I waited three years to see Memphis, The Musical. I dreamed of seeing it on Broadway but before I could travel to NYC from Florida, I moved back to Denver.  Then I dreamed of being in Memphis, Tennessee, for the namesake’s opening night.  I vowed to myself. I wouldn’t miss it if it came to Denver. Last week was my opportunity and I didn’t miss it.  I was like the young boy I was shoulder to shoulder with at the pre-show merchandise counter.  We were two star-struck teens, we shopped, fidgeted, handled all novelty items, magnets, CD’s, key chains and lip-synched the songs. I quickly made my decision, a pink, girl-cut T-shirt with the orange guitar running up the side with the words: Memphis Lives in Me.

I grew up west of Memphis in Little Rock, Arkansas. My favorite radio station was KOKE,  with the tag line, The Black Spot on Your Radio Dial. Those late night shows were the beginning of my love affair with blues, hip-shakin’ rock’n roll, jive, jump blues from the likes of Sam Cooke, Etta James, Big Mamma Thornton, Little Richard, Gatemouth Brown, Muddy Waters, BB King and Ben E. King, Bobby Blue Bland and one of my all time favs Clarence ‘Frogman’ Henry.  The impact on my life from their music and my Southern heritage is a badge I’m proud to wear.

Memphis, The Musical is about that era in our musical history when white adolescents discovered and loved black music. If  the 45 rpm “A White Sports Coat with a Pink Carnation,” by Marty Robbins crossed over from country to pop, Little Richard’s  ‘Tutti Frutti’ the same year, 1957, hit the airwaves with another explosion. The hit parade songs from Perry and Frank didn’t resonate with white suburban kids anymore, they had heard rock ‘n roll.  One night, as the musical story goes, black & whites met on common ground at a colored juke joint in Memphis, Tennessee. Huey Calhoun, the white boy who became Memphis’s first cross-over DJ, was lured by the toe-tapping, soulful music seeping under the door. It changed Huey’s life, Memphis town, and rock ‘n roll forever.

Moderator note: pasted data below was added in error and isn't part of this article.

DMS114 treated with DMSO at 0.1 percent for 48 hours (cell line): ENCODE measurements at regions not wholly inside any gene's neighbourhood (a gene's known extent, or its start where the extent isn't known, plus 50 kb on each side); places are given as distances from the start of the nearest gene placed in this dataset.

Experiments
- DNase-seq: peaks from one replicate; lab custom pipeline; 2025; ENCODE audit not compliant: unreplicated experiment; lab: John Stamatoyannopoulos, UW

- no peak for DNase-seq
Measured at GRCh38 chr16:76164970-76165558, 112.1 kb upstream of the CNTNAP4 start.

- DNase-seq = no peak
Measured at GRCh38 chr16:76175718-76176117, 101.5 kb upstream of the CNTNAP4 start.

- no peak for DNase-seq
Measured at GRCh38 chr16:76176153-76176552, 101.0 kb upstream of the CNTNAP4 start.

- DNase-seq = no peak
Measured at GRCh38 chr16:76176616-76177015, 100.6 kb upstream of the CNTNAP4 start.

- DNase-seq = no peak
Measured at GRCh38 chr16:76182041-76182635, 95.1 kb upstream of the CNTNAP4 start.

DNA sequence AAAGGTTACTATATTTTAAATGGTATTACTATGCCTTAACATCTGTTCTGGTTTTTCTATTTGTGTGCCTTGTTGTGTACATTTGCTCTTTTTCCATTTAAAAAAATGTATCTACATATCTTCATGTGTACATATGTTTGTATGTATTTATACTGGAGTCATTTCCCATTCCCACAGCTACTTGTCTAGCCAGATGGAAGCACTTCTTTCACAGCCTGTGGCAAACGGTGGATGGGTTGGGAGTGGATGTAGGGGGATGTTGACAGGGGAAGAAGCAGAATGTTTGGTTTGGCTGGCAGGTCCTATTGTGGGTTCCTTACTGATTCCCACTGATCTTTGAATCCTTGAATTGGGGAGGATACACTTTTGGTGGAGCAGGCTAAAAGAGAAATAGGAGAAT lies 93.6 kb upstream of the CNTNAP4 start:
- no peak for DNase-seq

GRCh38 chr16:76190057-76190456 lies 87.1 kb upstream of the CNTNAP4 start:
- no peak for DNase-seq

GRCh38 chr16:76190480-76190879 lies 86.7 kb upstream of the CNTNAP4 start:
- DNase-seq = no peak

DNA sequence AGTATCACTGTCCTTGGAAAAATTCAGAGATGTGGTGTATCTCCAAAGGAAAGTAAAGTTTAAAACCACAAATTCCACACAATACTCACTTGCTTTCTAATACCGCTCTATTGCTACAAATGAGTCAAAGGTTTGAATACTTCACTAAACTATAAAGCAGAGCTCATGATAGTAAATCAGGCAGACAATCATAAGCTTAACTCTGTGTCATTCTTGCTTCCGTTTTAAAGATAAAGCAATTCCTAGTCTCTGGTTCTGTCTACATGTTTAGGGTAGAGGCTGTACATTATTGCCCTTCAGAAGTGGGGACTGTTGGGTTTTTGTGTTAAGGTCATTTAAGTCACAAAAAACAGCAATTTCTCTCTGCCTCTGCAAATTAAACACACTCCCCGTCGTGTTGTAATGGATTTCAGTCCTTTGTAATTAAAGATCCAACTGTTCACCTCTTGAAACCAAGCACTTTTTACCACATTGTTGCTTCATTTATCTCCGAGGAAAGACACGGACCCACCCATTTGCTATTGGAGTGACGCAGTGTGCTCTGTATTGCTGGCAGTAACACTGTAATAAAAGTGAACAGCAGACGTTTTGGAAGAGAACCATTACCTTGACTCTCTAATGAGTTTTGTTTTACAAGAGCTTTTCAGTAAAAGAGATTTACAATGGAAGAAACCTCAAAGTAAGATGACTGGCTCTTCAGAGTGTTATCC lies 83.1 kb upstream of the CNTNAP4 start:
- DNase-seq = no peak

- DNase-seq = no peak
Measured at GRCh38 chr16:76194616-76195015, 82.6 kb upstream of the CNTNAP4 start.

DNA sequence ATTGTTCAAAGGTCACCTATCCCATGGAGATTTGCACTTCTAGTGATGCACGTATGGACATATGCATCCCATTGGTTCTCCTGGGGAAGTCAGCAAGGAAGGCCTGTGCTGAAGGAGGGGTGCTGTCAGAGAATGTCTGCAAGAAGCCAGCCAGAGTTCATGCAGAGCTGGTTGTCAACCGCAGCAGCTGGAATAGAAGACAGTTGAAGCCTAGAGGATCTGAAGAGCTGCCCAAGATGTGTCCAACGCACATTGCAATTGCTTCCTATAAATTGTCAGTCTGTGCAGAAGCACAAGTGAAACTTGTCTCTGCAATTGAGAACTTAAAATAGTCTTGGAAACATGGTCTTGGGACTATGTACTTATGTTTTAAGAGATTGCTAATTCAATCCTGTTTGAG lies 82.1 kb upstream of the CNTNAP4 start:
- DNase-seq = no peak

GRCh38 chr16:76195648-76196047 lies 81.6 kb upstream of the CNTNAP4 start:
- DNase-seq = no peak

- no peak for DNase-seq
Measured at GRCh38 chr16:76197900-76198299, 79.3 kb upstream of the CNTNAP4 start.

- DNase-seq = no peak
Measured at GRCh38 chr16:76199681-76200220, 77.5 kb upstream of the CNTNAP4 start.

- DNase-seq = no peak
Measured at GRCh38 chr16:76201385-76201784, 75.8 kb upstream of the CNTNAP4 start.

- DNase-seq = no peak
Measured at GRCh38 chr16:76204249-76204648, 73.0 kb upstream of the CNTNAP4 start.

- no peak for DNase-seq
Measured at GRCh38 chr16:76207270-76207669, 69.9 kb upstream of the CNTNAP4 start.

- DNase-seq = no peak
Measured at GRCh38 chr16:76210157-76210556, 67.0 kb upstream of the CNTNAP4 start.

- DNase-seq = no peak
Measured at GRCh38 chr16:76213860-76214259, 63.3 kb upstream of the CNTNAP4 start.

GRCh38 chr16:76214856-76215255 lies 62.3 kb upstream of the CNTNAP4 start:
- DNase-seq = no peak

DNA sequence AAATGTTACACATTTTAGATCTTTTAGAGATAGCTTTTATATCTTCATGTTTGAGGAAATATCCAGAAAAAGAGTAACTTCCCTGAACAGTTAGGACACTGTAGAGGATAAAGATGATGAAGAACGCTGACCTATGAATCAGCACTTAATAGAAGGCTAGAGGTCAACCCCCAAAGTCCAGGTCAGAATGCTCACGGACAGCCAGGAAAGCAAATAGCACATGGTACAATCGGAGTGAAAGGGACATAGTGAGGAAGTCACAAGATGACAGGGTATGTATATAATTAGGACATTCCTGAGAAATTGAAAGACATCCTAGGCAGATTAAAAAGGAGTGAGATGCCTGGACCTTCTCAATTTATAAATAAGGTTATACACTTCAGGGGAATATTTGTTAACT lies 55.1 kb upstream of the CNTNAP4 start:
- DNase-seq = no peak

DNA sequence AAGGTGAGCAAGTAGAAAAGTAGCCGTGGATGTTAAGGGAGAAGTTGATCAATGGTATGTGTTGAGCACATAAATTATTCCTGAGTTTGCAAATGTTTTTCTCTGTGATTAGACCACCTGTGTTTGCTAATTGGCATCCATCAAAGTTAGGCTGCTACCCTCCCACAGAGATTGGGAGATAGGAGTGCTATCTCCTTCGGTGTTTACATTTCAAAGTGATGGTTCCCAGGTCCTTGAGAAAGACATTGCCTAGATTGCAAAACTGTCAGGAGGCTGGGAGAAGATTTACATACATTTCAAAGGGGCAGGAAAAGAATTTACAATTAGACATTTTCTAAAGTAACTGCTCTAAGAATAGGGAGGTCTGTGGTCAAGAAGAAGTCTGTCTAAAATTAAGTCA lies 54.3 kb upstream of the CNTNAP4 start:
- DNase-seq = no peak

I will not go on & on about how wonderful this show is and what it meant to me. I don’t have time to write my childhood story to include my Memphis Aunt Jamie Sue or Aunt Jack (who told Elvis’s father to kiss her ass when he left her waiting in the Graceland foyer for over an hour) on this little blog.  But here’re the facts, Memphis, The Musical, won four Tony Awards in 2010 for Best Musical, Best Original Score (David Bryan from Bon Jovi, and Joe DePietro), and Best Orchestrations (David Bryan and Daryl Waters). If you have a chance to see MTM you will be singing and longing, depending on where you’re from, for Memphis the Musical or hankering for the hometown flavors of Memphis, Blues & BBQ.

The show is beautifully orchestrated and choreographed with fabulous dancers, singers, brilliant stage & set design and music that fills the heart. Everyone leaves the show with the song title embedded in their soul:  Memphis Lives in Me.  click here for Little Richard singing “Tutti Frutti.”

Get your tickets at

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STOMP for Rhythm Lovers


At the Buell Theater, September 25 – 30, 2012. Opening night proved that STOMP is loved in Denver. It’s a fast paced show that literally starts with a toe tap and ends with uproarious finger snapping, foot stomping, tapping on cans, match boxes, brooms and hilarious and talented actors who hilariously interact with the audience a la mime. Adults and children alike, were compelled to interact with yelps and laughs as the actors pointed to the audience and engaged the crowd in this very creative and rhythmical beloved Broadway show.

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Denver’s Bunkport Theater, “A Happy Ending,” praise from Henry Lowenstein


Dear Theatre Friends,